WWE’s immediate response was to try to lead Beck into a confrontation. They invited him onto this past Monday’s Raw, but Beck tweeted that he was busy “doing anything else,” so WWE sent announcer Michael Cole to Beck’s production studio to shame Beck for his indifference in a weird cross between Geraldo Rivera and the D-Generation X Invasion of WCW.
The most impactful response to Beck, however, came not from the WWE front office but from Swagger and Colter, who recorded a new wooden-fence oratory. But, this time, after the promo ended, the camera angle changed, and Colter and Swagger were revealed to be standing on a soundstage in front of a green screen. They introduced themselves by their real names and explained in plain, straightforward terms how the pro wrestling enterprise works. Those anti-immigration speeches? Those were just promos, said Zeb — “a scene we record to elicit a positive or negative reaction from our fans.” The substance was irrelevant. “We aren’t in the political business or the immigration business,” he continued, “we are in the entertainment business.” After shaming Beck with a litany of audience demographics, Zeb and Swagger launched back into their rant as if nothing had happened. And Monday on Raw, even when Zeb mentioned Beck, he didn’t have to break character to do it. That was probably the most revealing thing about the broadcast — of course WWE was going to keep talking about Beck if it meant more mainstream attention, but they didn’t need to address his wrestling illiteracy on the air. They didn’t need to explain why Zeb and Swagger act the way they do, because everybody knows wrestling is staged. Beck should understand this, too, because as much as anyone, Beck knows what it is to be a performer.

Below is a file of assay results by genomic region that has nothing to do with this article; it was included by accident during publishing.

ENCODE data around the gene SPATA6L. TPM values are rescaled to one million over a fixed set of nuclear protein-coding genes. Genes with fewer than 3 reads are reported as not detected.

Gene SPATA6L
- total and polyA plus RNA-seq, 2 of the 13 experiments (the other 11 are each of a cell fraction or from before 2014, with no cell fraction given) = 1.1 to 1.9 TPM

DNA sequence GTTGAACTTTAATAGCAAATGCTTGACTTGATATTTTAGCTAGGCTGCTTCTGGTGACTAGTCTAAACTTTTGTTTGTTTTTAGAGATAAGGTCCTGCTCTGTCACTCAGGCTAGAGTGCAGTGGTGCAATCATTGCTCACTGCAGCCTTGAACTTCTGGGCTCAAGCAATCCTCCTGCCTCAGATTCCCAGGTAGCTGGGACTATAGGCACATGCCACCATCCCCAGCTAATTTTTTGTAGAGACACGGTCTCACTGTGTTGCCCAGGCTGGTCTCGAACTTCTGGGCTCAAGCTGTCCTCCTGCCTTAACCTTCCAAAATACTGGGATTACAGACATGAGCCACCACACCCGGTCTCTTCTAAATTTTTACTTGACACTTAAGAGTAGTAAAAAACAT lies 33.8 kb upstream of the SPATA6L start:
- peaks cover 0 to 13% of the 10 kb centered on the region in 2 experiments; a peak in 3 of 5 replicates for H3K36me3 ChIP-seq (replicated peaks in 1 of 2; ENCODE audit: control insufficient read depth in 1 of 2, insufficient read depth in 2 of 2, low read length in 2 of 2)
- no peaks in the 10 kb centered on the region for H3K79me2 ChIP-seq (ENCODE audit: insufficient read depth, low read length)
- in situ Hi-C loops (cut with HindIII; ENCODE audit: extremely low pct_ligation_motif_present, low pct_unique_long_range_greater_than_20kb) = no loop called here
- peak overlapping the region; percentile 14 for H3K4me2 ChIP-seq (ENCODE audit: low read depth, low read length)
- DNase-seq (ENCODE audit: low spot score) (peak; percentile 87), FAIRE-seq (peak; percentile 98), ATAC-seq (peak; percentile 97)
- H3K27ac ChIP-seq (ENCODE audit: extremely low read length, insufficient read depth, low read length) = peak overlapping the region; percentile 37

Back in 2010, Beck, speaking about his business, told Forbes that “we’re an entertainment company” and that he “could give a flying crap about the political process.” Sound familiar? One can only assume that Beck took this message to heart. Being a jackass is easy; playing one convincingly requires talent.
The WWE-Beck feud was so obvious that one wonders why it hadn’t already happened. Immediately after Beck lashed out at WWE, rumors began swirling that Beck was in on the act, although his lack of interest in responding to WWE probably rules that out. Unlike WWE, Beck and his ilk may be self-aware in Forbes interviews, but not in their product. WWE’s decision to have Zeb and Swagger break character was the most galling thing it could have done, because on some level, even wrestling fans think Beck was right. They think other wrestling fans are idiots who don’t know wrestling is fake. That video was a formal acknowledgment by WWE that there’s no difference between smart fans and marks anymore. Everybody is in on the joke.
Some things, however, are too real to make it into the story line. On February 19, Swagger was pulled over and arrested in Mississippi for driving under the influence and for marijuana possession. In the past, wrestlers have been suspended and even fired for similar offenses, and there was widespread assumption that the same fate would befall Swagger. But that was not to be this time, not with the attention his character was getting. When TMZ asked about the incident, WWE came back with a rather libertarian response — “Mr. Swagger is responsible for his own personal actions” — and that was that. The great irony of the situation is that for all his disgust at WWE, Glenn Beck probably saved Swagger’s career.
Beck is less interested in defending his ideology than he is in defending his turf, which is likely why he refuses to help draw eyes to WWE. But that won’t stop WWE from trying to keep using the situation to its advantage, and that’s something Beck surely understands.
In 2011, when Donald Trump was using every opportunity to call President Obama a Muslim or a foreign national, Beck tried to express his discomfort. “The last thing the country needs is a showboat,” he told Bill O’Reilly. “I would hope we could get serious candidates who could shake things up by not saying provocative things, just by stating the truth of what’s going on.”
“But then you and I would be off the air,” O’Reilly answered, “because we’re provocateurs. We do that every day.” Somewhere, Vince McMahon must have been nodding his head in approval.